This activity explores the potential for climate variability and change to trigger more frequent occurrences of El Nino, and the impacts that could result. Students will access information at remote sites using telecommunications. Students will identify impacts by reviewing past El Nino events. Students will analyze the data collected and predict what the consequences could be if, as some scientists predict, climate variability and change could create a permanent El Nino.
This group game is designed to help students explore the various aspects of global climate and to learn how human activity may affect climate. Student groups will be responsible for making decisions about activities that may impact global climate. Students will be able to identify the various human impacts on the environment. Students will be able to explain how lifestyles may be altered to become more favorable to the environment. Students will examine the role of individual decisions and their impact on the natural environment.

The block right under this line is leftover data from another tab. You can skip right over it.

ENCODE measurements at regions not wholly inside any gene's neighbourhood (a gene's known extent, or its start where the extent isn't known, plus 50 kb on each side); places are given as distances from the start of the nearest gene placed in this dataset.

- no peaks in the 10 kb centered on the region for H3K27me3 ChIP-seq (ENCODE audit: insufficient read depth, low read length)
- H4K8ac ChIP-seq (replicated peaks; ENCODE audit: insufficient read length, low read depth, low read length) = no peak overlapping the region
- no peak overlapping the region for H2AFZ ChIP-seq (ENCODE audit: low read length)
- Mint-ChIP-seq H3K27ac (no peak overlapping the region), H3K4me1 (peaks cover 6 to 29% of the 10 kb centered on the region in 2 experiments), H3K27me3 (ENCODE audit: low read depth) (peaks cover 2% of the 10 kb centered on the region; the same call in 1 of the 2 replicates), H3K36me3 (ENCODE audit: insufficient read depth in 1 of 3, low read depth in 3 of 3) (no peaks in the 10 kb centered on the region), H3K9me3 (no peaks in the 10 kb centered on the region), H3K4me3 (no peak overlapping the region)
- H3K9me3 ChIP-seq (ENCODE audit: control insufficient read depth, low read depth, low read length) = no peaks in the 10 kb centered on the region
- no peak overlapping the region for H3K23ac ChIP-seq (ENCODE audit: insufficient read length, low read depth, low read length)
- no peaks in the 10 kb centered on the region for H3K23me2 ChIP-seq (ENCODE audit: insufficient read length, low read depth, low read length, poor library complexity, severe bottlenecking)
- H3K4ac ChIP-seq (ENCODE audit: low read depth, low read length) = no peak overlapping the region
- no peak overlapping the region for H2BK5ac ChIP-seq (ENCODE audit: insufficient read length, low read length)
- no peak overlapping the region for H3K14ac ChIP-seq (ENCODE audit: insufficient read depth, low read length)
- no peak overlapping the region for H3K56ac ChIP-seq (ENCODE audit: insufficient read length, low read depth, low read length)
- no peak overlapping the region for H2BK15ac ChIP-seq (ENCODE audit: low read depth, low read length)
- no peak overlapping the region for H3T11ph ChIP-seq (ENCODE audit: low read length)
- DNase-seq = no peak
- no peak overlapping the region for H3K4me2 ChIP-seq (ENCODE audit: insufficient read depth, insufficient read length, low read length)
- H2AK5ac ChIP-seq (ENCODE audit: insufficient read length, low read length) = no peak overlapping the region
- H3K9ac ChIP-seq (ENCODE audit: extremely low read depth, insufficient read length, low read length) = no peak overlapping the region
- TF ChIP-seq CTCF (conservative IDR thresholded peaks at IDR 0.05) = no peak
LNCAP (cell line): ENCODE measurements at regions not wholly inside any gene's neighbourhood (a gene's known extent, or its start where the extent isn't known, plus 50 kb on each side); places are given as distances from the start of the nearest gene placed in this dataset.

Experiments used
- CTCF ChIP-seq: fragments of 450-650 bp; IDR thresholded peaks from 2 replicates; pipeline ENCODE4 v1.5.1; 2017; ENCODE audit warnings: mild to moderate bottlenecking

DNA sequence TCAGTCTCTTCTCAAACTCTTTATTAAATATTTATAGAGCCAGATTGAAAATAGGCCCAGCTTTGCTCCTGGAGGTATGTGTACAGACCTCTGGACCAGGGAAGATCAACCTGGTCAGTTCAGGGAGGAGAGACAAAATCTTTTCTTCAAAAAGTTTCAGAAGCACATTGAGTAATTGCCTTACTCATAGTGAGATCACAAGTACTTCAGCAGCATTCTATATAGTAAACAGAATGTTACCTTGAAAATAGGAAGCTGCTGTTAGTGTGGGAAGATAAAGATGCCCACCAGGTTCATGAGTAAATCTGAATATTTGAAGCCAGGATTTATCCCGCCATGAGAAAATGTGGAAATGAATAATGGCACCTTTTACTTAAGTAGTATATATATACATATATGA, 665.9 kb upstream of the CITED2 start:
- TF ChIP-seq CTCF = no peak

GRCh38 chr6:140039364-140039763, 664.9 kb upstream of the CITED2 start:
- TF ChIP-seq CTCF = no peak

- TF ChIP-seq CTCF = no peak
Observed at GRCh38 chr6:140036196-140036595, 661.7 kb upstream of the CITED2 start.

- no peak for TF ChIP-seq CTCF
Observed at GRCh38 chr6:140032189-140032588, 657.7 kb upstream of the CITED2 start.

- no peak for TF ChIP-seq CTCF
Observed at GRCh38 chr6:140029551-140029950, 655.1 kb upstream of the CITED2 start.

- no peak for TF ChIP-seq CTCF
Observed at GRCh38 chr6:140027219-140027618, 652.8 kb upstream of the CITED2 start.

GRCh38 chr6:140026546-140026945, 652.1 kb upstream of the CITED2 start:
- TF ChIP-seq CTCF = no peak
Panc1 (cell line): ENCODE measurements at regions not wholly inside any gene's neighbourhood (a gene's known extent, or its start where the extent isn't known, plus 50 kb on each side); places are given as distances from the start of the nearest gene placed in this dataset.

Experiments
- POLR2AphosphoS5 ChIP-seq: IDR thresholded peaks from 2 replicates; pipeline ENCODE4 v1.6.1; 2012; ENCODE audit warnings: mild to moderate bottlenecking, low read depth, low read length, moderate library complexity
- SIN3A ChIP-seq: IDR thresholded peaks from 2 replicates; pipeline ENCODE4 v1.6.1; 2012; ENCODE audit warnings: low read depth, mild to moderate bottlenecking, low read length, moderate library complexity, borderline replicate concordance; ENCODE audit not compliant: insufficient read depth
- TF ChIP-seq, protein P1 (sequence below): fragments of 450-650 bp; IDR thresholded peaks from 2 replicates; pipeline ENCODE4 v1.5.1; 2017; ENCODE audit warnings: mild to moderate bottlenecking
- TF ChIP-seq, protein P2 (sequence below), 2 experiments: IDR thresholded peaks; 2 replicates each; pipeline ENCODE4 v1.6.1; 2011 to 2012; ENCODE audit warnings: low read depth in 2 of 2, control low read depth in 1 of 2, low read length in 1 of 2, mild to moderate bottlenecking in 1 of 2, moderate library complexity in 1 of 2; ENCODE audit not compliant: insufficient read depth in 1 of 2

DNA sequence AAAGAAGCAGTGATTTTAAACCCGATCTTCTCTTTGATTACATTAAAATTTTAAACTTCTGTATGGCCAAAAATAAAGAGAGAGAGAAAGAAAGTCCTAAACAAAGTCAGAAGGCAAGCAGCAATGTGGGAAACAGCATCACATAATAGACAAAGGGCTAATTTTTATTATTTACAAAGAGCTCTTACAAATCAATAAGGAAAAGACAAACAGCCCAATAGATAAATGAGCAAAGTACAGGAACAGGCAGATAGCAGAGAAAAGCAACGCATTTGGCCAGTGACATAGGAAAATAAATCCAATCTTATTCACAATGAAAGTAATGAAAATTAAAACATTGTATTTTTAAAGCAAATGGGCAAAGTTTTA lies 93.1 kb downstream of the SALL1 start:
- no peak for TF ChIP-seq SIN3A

/ Wild BC
Students will use and describe how a variety of objects provide metaphors for why climate change is occurring and the impacts resulting from it. Students will demonstrate the ability to interpret metaphors, describe the factors contributing to climate change and make connections between human behavior and environmental changes. For more information: http://wildbc.org/index.php/programs/climate-change-education/
/ Wild BC